New Jersey Community Recovery Network

We are currently organizing a coordinated relief effort for New Jersey areas affected by Hurricane Sandy. We are actively seeking detailed information from communities and individuals in need of either supplies or volunteers.

Please fill out The Community Needs Register Form and make sure to get your friends in other communities to do the same. We have a growing network of committed volunteers and supply lines, but we need solid information on specific needs & capacities to handle volunteers & donations so we can ensure our resources are being distributed well.

Organizations or municipalities requesting aid may be publicly listed here and/or in social media – unless you specifically request otherwise – while requests from individuals for personal aid or volunteers will be kept strictly confidential and only shared with potential donors or volunteers.

If you would like to volunteer or coordinate a group of volunteers please go to this page.

If you have urgent questions, please also email

Organizers Conference Call

We host regular conference calls for anyone interested in helping to organize and coordinate this effort. Calls are currently being held every Monday at 9pm EST. This will be the schedule for the foreseeable future. You must register to receive the dial-in number and PIN. All you need is an email address.
Register for Call

Volunteer Registration

Fill out this form if you want to volunteer to help the effort in NJ or NY

Resources for Volunteers and people impacted by Sandy

This is a resource library of safety information for volunteers that you can access online. We are actively building this resource. Many of these documents would be helpful to print and distribute among other volunteers and storm victims, if you have access to a printer.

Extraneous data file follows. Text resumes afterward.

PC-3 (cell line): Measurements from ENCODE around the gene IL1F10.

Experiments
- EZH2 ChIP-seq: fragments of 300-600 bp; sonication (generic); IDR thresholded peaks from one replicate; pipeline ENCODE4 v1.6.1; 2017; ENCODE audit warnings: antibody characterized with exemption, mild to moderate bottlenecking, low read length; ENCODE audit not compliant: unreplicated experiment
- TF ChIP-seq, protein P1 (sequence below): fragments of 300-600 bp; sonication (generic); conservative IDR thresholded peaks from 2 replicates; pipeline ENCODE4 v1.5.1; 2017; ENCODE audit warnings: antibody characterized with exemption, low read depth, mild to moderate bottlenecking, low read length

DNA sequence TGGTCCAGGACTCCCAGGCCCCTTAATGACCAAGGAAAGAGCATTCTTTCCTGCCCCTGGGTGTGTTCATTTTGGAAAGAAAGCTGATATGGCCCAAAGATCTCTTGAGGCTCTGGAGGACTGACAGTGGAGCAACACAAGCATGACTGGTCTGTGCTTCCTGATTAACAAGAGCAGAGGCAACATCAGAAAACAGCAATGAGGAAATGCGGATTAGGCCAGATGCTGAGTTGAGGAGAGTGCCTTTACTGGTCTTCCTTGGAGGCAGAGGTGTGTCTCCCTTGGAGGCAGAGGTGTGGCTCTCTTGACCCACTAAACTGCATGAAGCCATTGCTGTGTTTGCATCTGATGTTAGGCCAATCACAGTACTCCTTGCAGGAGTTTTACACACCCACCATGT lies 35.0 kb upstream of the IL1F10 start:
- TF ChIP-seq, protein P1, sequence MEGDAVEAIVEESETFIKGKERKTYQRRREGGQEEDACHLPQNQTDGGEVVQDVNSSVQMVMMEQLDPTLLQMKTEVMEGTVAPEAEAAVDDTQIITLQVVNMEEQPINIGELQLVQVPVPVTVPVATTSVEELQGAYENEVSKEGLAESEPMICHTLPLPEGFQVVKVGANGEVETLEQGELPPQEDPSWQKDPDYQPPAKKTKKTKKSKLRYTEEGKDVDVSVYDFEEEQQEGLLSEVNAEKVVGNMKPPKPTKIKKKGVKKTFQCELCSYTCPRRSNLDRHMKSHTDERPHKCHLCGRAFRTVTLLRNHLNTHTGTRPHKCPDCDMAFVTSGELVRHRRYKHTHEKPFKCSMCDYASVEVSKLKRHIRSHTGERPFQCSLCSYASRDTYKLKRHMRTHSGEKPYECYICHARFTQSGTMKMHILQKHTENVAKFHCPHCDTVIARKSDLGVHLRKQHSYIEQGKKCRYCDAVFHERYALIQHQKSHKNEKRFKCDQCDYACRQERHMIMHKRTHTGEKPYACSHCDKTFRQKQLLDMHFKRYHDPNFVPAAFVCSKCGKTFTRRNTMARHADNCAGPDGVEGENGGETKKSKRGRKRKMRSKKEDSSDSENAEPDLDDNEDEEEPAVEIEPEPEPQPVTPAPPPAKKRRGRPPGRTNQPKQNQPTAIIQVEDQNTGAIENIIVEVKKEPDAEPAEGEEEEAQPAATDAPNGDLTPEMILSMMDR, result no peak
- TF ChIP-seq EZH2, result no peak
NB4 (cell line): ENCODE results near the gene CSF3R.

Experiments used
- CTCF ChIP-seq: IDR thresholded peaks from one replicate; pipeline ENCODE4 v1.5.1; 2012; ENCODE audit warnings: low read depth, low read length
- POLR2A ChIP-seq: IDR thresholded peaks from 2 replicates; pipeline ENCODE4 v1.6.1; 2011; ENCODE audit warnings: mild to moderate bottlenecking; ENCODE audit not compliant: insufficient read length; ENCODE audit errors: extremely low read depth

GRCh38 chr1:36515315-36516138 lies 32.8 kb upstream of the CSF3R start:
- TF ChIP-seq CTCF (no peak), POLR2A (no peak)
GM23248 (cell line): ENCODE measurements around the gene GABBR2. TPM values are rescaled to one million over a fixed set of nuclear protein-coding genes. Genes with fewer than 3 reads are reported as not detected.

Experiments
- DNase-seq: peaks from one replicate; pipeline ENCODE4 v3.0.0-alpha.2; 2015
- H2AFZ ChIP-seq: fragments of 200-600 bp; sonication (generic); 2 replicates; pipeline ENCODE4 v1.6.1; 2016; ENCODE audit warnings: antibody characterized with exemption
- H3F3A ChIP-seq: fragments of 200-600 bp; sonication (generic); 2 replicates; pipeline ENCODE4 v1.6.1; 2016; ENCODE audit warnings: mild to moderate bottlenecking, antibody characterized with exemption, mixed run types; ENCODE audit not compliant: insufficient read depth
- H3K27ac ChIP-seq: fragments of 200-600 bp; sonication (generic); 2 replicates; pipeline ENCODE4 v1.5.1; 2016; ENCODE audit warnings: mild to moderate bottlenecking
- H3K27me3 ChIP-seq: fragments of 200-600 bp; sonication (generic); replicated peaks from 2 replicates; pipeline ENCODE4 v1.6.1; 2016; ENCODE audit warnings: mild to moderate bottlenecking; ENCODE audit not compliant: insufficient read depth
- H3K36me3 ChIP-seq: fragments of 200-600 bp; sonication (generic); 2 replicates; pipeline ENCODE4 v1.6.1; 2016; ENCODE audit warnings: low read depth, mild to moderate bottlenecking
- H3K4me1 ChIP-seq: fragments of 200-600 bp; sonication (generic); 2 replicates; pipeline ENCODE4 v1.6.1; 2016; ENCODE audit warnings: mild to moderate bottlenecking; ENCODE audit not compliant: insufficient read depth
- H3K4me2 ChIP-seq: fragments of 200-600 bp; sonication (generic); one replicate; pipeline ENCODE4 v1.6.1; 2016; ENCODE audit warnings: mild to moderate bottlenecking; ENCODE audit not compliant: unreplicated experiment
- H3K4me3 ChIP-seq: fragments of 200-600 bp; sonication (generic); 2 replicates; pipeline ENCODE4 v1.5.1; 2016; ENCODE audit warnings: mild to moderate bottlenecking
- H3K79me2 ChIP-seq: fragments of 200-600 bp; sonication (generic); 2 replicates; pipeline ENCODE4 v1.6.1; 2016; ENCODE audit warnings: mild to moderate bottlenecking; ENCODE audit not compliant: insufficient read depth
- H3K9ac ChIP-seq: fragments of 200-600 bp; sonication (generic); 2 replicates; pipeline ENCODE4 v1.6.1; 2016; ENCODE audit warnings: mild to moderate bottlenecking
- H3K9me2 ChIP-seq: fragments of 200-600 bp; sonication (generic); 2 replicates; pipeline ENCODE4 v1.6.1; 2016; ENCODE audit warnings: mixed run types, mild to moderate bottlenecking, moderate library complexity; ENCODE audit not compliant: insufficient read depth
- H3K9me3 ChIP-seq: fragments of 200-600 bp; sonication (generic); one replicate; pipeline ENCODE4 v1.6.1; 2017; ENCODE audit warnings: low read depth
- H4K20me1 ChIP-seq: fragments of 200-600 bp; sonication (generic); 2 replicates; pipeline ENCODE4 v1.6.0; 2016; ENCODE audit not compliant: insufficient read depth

Supplies Needed

You can view an up-to-date list of our most urgently needed supplies on Occupy Sandy New Jersey Amazon Registry Pages

Public Comment from Occupy Sandy New Jersey on CDBGDR Action Plan

[This statement was agreed to on 3/18/13 by the consensus decision of Occupy Sandy New Jersey’s weekly organizers’ call through Calls happen each Monday at 9pm EST and are open to public participation.]

March 18, 2013

To whom it may concern,

We are writing to express our serious concerns in response to the proposed Community Development Block Grant Disaster Recovery Action Plan compiled by the New Jersey Department of Community Affairs for the disbursement of $1.8 billion in federal funds. The action plan makes mention of some admirable intentions, but it also reveals and highlights the State’s lack of real action in many critical arenas. We recognize that this particular action plan is limited to only the initial dose of federal funding and is thus focused on federally mandated requirements, but we nevertheless are troubled by certain items and the general lack of specifics in this plan, the most thorough explanation of New Jersey’s long-term recovery goals yet to be released to the public.